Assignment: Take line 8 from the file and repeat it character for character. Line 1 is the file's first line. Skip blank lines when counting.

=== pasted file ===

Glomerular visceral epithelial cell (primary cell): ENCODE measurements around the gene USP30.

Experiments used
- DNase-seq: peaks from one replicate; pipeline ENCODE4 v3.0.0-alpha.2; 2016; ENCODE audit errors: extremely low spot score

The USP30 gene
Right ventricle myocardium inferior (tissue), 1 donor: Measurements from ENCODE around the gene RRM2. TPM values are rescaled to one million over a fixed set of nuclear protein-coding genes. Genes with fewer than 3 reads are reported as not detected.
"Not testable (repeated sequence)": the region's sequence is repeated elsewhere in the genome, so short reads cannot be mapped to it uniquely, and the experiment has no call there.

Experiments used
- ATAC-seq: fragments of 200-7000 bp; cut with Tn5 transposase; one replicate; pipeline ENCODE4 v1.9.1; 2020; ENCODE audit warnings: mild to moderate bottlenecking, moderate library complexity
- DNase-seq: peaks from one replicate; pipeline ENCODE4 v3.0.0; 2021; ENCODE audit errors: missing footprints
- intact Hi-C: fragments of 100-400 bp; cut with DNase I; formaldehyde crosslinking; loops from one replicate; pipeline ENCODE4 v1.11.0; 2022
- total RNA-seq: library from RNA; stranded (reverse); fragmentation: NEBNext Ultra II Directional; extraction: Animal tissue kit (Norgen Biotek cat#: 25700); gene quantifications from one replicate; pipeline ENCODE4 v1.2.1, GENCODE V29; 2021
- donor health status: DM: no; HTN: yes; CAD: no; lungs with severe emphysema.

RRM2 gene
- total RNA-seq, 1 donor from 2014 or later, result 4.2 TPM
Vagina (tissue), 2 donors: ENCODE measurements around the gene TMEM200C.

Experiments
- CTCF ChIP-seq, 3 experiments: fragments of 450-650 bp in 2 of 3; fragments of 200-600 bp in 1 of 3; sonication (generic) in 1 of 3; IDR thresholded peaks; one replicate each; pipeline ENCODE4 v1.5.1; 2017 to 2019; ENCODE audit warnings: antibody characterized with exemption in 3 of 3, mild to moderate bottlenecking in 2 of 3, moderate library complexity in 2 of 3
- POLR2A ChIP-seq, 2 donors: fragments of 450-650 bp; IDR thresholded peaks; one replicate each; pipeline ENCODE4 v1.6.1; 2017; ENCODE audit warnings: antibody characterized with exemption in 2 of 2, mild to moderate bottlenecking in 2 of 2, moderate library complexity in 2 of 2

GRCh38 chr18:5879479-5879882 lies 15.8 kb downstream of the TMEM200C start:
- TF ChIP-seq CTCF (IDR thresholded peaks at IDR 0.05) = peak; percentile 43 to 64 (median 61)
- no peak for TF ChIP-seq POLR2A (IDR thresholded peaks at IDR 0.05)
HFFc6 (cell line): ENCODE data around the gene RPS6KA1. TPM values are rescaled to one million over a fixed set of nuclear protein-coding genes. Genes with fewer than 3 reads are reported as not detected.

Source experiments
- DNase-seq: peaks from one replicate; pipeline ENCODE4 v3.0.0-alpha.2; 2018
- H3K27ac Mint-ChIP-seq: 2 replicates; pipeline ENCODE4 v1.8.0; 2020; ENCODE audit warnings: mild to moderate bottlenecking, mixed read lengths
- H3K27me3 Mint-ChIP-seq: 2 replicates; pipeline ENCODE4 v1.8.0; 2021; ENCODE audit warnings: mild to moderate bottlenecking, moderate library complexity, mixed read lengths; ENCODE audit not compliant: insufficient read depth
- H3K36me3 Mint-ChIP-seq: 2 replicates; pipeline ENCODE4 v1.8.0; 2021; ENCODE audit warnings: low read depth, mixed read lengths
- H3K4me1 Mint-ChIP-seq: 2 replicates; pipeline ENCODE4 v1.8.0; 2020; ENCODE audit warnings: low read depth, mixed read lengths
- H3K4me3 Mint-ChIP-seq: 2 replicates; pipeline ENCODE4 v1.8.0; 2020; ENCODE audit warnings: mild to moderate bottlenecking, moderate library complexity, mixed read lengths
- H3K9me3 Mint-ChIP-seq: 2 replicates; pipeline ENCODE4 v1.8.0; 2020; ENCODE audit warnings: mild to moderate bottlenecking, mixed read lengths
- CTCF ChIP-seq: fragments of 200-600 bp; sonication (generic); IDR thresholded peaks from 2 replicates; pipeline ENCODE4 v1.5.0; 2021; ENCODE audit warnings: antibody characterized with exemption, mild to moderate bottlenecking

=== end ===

- ATAC-seq: fragments of 200-7000 bp; cut with Tn5 transposase; one replicate; pipeline ENCODE4 v1.9.1; 2020; ENCODE audit warnings: mild to moderate bottlenecking, moderate library complexity